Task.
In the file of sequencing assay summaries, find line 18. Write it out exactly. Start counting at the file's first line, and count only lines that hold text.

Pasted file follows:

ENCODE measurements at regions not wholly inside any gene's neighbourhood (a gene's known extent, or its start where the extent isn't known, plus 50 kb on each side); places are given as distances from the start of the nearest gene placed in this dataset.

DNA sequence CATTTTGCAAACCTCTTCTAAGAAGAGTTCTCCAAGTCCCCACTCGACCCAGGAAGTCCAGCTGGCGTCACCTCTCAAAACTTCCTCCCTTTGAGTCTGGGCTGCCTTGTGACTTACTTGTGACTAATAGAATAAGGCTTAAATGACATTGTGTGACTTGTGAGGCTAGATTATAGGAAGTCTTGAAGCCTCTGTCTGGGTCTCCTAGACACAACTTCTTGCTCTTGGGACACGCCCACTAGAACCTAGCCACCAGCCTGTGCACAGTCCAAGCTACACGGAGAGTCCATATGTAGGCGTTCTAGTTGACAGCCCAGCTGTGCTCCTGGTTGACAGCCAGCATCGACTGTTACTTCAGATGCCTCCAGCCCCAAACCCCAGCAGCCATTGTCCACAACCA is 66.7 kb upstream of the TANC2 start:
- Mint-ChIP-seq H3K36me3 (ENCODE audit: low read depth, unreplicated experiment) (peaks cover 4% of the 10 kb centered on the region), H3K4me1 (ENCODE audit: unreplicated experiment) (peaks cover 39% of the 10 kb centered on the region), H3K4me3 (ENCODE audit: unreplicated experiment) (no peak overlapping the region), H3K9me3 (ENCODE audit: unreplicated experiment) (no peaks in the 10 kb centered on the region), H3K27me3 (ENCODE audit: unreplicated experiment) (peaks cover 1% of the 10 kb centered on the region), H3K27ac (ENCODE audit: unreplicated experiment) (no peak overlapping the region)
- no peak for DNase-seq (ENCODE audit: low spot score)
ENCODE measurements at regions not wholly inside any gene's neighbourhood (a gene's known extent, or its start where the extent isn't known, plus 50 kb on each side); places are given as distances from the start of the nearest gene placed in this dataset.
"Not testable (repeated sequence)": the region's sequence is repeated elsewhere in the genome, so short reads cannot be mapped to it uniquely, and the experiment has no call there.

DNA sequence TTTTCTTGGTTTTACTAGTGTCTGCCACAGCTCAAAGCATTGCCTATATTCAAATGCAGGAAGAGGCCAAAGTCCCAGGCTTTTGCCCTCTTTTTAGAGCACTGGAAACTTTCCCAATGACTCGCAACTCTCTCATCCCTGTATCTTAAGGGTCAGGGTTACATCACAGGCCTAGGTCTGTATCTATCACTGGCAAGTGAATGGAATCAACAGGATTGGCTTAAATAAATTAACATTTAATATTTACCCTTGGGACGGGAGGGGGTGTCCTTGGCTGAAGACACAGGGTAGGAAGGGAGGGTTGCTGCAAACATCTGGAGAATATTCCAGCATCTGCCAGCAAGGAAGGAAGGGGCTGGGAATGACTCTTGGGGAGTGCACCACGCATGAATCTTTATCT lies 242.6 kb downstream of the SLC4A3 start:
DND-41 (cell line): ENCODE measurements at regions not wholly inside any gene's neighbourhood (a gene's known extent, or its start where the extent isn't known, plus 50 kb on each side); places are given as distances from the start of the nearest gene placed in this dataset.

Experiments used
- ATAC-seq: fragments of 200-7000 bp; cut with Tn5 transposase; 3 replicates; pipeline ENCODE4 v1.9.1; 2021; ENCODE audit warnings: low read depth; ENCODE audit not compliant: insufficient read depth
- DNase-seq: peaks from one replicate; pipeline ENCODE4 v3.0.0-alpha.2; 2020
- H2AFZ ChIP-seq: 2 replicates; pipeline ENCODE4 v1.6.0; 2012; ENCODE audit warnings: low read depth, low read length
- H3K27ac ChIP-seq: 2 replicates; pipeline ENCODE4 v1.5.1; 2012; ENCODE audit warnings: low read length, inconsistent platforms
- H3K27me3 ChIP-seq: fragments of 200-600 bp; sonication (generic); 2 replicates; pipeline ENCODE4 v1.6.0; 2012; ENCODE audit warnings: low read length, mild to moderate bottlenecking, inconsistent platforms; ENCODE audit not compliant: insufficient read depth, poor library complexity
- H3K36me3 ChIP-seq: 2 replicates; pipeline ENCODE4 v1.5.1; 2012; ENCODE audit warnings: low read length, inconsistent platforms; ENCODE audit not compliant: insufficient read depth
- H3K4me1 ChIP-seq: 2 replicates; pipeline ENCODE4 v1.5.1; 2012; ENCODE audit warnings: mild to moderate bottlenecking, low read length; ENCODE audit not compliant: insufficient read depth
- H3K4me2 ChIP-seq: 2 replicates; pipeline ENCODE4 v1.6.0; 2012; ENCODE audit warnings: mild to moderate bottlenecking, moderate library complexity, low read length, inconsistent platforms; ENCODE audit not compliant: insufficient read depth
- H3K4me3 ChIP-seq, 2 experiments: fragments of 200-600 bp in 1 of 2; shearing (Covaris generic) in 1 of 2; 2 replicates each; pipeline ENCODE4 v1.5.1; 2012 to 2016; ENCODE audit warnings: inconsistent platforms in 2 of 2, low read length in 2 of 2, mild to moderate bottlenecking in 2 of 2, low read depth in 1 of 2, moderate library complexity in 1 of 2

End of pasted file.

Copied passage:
- H3K4me3 ChIP-seq, 2 experiments: fragments of 200-600 bp in 1 of 2; shearing (Covaris generic) in 1 of 2; 2 replicates each; pipeline ENCODE4 v1.5.1; 2012 to 2016; ENCODE audit warnings: inconsistent platforms in 2 of 2, low read length in 2 of 2, mild to moderate bottlenecking in 2 of 2, low read depth in 1 of 2, moderate library complexity in 1 of 2